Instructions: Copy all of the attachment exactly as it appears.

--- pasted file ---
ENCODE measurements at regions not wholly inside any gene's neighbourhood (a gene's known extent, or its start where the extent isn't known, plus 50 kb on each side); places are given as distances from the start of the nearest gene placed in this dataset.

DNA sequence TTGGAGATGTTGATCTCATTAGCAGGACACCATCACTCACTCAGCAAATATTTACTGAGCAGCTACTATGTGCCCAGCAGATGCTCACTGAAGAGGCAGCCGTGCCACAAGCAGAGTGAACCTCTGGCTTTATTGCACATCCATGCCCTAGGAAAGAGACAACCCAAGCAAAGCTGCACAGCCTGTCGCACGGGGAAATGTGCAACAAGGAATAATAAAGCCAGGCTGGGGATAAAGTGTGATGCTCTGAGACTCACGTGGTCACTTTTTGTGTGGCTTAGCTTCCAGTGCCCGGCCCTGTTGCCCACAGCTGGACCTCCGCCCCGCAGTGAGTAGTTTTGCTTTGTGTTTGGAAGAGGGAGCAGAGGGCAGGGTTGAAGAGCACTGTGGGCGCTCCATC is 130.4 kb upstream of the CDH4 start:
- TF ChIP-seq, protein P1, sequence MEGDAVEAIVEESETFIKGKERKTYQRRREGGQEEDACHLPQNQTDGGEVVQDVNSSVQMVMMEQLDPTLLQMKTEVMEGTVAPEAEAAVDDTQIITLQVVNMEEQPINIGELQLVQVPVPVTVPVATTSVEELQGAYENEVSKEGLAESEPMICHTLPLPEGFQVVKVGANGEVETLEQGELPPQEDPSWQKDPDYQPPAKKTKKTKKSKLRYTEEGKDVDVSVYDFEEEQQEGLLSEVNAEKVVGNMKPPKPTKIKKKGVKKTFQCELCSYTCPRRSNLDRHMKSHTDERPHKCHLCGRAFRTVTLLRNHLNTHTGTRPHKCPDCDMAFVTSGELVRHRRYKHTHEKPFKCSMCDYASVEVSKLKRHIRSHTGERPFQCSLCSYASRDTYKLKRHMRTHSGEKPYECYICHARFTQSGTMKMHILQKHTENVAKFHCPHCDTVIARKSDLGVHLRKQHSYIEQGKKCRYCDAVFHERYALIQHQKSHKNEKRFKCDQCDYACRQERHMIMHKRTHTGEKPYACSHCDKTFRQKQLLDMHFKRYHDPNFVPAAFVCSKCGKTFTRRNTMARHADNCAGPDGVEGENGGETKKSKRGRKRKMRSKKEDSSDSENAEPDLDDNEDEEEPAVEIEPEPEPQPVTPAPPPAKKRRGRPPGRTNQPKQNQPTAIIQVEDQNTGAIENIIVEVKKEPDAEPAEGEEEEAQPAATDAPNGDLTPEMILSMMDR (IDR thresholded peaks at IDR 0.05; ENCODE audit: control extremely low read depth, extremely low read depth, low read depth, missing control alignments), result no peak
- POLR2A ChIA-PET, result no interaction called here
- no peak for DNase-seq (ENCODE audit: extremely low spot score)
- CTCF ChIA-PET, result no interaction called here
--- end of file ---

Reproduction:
ENCODE measurements at regions not wholly inside any gene's neighbourhood (a gene's known extent, or its start where the extent isn't known, plus 50 kb on each side); places are given as distances from the start of the nearest gene placed in this dataset.

DNA sequence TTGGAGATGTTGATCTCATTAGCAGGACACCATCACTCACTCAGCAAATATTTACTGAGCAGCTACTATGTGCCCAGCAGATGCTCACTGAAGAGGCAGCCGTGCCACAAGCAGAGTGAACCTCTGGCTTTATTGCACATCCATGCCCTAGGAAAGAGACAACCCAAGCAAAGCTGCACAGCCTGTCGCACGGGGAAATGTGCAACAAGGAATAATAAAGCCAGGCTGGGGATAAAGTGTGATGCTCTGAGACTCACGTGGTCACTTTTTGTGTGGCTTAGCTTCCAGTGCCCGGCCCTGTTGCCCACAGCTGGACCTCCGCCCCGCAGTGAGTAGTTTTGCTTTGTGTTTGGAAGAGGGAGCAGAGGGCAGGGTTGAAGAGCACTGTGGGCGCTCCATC is 130.4 kb upstream of the CDH4 start:
- TF ChIP-seq, protein P1, sequence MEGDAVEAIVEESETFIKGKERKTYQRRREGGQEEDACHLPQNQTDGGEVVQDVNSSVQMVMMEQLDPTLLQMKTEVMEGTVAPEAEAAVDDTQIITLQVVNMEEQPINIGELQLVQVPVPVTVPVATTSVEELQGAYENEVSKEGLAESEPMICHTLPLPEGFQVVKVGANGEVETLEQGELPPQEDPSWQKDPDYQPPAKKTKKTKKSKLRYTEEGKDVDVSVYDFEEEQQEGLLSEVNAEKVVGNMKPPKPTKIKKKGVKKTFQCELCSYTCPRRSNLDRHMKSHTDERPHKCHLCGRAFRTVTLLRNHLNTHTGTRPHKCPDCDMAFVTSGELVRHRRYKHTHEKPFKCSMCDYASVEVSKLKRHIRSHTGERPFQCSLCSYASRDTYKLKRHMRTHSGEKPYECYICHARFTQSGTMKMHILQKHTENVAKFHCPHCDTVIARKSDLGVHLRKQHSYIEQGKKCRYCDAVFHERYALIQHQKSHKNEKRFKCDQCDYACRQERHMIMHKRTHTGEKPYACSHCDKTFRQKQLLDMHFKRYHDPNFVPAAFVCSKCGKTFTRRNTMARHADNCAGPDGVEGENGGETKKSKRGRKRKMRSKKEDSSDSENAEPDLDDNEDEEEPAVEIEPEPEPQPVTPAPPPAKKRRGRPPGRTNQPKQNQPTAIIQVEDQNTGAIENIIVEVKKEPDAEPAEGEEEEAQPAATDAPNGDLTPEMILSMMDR (IDR thresholded peaks at IDR 0.05; ENCODE audit: control extremely low read depth, extremely low read depth, low read depth, missing control alignments), result no peak
- POLR2A ChIA-PET, result no interaction called here
- no peak for DNase-seq (ENCODE audit: extremely low spot score)
- CTCF ChIA-PET, result no interaction called here